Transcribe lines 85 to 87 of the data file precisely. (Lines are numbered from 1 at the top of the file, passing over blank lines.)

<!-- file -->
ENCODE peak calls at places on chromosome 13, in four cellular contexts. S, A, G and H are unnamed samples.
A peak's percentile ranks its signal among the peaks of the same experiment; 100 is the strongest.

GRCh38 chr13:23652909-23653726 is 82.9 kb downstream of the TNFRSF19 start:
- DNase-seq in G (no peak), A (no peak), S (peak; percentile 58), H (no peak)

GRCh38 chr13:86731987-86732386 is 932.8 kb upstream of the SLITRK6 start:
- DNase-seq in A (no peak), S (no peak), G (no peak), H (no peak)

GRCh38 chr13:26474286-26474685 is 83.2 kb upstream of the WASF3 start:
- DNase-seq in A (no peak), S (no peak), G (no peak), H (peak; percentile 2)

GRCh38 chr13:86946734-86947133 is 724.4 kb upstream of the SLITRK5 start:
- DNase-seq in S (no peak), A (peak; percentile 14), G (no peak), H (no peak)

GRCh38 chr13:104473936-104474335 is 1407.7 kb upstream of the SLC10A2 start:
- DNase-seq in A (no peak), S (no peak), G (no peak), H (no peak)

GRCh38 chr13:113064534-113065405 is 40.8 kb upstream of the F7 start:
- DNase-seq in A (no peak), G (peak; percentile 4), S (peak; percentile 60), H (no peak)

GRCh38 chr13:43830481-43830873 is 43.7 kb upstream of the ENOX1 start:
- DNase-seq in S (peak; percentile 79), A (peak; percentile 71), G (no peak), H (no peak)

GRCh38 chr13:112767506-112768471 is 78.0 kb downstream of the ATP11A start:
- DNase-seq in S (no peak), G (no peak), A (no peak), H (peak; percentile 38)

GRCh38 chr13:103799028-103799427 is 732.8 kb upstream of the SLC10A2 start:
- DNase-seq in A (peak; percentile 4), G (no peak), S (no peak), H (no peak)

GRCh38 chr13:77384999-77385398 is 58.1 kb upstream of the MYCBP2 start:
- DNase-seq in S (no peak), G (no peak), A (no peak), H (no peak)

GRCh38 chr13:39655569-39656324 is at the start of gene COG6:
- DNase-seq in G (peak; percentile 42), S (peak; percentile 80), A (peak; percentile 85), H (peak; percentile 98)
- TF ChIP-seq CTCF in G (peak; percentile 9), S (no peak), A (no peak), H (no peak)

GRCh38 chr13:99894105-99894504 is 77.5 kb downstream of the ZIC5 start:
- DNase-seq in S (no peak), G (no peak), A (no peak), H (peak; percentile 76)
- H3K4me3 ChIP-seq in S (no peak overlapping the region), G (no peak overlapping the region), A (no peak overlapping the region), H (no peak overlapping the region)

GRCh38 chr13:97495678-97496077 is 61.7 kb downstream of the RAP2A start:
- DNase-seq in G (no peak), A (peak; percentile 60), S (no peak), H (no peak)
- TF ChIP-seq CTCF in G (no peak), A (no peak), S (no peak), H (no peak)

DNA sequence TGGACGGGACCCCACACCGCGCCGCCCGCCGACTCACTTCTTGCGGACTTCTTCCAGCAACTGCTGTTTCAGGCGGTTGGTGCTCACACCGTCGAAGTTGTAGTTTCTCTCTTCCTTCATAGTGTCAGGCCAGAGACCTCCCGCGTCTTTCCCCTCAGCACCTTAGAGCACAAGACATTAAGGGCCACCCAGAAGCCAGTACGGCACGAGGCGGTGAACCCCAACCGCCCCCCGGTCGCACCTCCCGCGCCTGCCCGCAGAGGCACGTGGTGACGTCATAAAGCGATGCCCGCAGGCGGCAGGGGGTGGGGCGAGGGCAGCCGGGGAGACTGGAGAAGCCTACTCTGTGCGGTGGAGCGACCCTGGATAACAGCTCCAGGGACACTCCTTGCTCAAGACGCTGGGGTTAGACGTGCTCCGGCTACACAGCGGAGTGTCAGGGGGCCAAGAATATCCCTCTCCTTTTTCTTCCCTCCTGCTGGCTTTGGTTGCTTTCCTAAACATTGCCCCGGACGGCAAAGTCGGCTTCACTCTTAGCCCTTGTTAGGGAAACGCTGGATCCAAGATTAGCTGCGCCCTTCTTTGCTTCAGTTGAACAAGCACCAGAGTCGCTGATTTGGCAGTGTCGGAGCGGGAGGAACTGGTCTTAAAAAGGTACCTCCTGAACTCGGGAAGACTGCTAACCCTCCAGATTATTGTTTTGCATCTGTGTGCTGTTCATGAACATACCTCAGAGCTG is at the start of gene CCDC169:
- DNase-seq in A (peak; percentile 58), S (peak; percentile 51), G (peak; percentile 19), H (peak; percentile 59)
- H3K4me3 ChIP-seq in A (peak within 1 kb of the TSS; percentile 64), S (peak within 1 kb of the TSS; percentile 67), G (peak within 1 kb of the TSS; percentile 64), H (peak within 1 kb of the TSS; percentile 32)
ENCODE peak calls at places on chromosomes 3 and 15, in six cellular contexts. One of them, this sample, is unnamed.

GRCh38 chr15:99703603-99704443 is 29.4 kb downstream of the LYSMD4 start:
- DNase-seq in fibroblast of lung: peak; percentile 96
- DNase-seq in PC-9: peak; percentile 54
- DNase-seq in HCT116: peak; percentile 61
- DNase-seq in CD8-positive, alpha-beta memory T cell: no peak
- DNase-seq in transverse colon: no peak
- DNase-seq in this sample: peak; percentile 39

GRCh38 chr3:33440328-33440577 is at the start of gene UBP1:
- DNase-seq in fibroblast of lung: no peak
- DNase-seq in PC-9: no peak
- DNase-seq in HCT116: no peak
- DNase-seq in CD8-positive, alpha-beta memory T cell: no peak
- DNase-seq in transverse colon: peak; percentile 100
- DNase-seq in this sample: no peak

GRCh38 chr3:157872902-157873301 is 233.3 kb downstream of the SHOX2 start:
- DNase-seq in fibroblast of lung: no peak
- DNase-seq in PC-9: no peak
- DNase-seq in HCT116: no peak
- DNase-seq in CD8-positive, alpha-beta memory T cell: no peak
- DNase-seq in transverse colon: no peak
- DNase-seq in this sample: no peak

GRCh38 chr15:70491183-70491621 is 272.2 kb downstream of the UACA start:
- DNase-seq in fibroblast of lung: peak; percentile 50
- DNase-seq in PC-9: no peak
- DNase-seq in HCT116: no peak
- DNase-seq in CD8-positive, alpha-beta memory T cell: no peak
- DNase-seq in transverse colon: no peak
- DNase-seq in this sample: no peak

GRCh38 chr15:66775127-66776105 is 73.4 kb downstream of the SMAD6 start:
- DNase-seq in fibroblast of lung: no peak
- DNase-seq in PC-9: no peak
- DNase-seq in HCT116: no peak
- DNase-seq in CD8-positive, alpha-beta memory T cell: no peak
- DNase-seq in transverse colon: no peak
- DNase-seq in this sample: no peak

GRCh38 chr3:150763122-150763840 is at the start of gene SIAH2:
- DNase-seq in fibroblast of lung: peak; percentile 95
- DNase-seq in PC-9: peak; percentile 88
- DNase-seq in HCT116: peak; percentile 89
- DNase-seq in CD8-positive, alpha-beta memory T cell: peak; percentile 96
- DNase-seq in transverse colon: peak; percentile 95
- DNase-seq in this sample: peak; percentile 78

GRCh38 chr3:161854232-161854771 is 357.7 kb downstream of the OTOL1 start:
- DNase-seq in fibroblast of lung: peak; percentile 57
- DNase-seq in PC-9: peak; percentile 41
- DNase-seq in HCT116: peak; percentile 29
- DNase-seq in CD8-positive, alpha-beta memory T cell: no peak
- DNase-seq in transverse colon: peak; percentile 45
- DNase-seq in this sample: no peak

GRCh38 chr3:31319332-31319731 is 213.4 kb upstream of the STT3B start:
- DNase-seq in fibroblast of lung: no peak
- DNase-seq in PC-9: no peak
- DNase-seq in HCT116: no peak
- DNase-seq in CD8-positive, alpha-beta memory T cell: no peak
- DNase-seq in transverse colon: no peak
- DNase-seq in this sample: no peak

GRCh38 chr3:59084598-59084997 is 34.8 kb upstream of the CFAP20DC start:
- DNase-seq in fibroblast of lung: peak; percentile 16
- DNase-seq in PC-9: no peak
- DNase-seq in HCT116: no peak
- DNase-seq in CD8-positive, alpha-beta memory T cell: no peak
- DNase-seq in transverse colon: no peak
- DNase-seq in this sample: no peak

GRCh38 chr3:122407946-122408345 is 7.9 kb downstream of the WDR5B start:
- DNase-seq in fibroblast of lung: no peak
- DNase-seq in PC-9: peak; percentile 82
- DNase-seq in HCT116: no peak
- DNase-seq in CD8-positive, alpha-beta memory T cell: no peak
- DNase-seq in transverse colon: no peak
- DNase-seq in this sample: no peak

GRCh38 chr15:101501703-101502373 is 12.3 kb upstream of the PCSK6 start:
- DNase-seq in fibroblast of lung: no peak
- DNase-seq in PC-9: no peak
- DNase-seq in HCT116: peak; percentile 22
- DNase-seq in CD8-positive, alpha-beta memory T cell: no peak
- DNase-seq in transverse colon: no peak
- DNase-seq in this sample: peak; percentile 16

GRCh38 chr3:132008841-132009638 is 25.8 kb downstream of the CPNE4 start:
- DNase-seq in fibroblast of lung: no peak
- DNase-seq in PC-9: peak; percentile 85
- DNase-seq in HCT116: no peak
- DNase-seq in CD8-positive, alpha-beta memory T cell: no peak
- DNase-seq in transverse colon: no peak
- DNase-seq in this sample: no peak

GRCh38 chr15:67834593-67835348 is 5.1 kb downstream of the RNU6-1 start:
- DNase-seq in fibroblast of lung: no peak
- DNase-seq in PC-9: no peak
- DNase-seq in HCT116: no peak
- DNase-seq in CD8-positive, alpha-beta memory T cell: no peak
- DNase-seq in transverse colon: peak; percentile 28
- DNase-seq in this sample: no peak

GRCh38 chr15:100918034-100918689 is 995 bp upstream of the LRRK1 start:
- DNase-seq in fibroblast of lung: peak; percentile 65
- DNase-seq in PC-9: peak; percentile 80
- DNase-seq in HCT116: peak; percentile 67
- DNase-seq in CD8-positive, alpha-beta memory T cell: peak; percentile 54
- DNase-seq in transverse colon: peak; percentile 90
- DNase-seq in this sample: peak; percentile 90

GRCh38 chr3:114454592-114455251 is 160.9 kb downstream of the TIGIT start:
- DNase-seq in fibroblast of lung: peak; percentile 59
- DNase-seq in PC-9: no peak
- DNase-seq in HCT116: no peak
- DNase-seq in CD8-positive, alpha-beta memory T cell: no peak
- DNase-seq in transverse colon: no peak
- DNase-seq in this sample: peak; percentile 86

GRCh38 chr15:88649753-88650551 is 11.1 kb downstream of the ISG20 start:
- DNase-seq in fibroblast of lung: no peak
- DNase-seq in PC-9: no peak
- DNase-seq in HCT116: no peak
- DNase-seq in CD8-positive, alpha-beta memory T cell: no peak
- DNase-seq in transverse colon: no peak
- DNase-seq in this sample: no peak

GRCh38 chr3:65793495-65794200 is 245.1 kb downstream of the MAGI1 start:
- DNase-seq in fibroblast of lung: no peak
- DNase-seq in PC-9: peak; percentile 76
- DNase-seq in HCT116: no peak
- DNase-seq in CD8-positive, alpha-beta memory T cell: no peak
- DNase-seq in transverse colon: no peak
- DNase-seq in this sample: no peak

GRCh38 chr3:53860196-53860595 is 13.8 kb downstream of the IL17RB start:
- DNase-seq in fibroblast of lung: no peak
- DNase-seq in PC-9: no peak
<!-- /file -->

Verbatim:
GRCh38 chr3:31319332-31319731 is 213.4 kb upstream of the STT3B start:
- DNase-seq in fibroblast of lung: no peak
- DNase-seq in PC-9: no peak